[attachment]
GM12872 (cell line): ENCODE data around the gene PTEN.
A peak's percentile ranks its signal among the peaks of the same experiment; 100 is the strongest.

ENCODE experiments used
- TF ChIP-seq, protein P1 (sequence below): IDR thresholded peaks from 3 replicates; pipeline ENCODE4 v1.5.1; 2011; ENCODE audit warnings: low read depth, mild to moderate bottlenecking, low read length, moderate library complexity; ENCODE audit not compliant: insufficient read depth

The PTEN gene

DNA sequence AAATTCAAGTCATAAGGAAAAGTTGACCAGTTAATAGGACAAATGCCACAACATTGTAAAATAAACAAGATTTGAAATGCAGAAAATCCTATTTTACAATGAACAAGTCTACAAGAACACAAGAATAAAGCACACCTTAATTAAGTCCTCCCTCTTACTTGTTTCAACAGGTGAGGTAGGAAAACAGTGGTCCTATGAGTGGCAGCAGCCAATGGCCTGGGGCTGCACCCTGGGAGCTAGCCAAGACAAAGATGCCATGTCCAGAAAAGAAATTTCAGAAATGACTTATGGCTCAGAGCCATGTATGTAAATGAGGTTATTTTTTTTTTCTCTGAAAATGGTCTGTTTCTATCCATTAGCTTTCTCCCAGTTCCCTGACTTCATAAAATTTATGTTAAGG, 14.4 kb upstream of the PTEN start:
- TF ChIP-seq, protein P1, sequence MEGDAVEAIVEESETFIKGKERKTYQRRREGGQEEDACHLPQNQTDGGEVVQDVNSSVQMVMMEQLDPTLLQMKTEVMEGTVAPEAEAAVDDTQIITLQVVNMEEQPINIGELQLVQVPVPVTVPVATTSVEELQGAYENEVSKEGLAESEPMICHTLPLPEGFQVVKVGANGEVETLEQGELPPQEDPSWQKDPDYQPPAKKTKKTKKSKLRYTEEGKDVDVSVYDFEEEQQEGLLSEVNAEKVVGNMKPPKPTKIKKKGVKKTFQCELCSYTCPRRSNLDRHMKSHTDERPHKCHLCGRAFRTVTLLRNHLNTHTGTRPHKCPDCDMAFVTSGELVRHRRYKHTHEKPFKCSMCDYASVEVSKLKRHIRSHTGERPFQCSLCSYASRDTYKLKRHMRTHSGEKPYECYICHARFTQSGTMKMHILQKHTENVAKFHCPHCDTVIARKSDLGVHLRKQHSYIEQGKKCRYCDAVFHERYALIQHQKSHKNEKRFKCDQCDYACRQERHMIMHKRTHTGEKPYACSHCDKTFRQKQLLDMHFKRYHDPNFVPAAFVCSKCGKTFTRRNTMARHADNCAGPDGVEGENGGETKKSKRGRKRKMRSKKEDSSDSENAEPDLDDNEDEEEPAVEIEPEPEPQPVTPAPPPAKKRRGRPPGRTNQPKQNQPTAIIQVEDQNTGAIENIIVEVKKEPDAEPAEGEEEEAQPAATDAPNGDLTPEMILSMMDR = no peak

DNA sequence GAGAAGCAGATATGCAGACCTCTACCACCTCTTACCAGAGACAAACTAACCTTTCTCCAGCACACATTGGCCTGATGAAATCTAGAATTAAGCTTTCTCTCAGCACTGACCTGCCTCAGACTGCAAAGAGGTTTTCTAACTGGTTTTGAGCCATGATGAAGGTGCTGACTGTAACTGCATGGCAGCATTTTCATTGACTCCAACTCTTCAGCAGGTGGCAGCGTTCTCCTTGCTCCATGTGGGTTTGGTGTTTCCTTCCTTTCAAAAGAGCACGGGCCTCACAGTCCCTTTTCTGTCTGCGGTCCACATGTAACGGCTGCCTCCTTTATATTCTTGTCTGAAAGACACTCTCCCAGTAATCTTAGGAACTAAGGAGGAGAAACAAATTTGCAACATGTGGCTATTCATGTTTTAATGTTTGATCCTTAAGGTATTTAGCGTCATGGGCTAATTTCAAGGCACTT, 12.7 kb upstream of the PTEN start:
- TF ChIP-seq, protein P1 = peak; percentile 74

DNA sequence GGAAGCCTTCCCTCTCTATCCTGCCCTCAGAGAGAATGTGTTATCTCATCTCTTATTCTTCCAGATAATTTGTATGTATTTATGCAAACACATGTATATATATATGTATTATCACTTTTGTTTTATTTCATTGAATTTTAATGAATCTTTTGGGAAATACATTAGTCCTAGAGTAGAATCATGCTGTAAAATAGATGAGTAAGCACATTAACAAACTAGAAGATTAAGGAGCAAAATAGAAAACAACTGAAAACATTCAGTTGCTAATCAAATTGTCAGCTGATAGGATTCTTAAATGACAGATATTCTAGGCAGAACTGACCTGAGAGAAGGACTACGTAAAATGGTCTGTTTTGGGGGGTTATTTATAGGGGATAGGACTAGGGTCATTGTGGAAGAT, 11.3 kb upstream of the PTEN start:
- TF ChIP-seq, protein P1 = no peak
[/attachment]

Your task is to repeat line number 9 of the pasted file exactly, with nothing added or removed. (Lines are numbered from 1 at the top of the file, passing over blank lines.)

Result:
- TF ChIP-seq, protein P1 = peak; percentile 74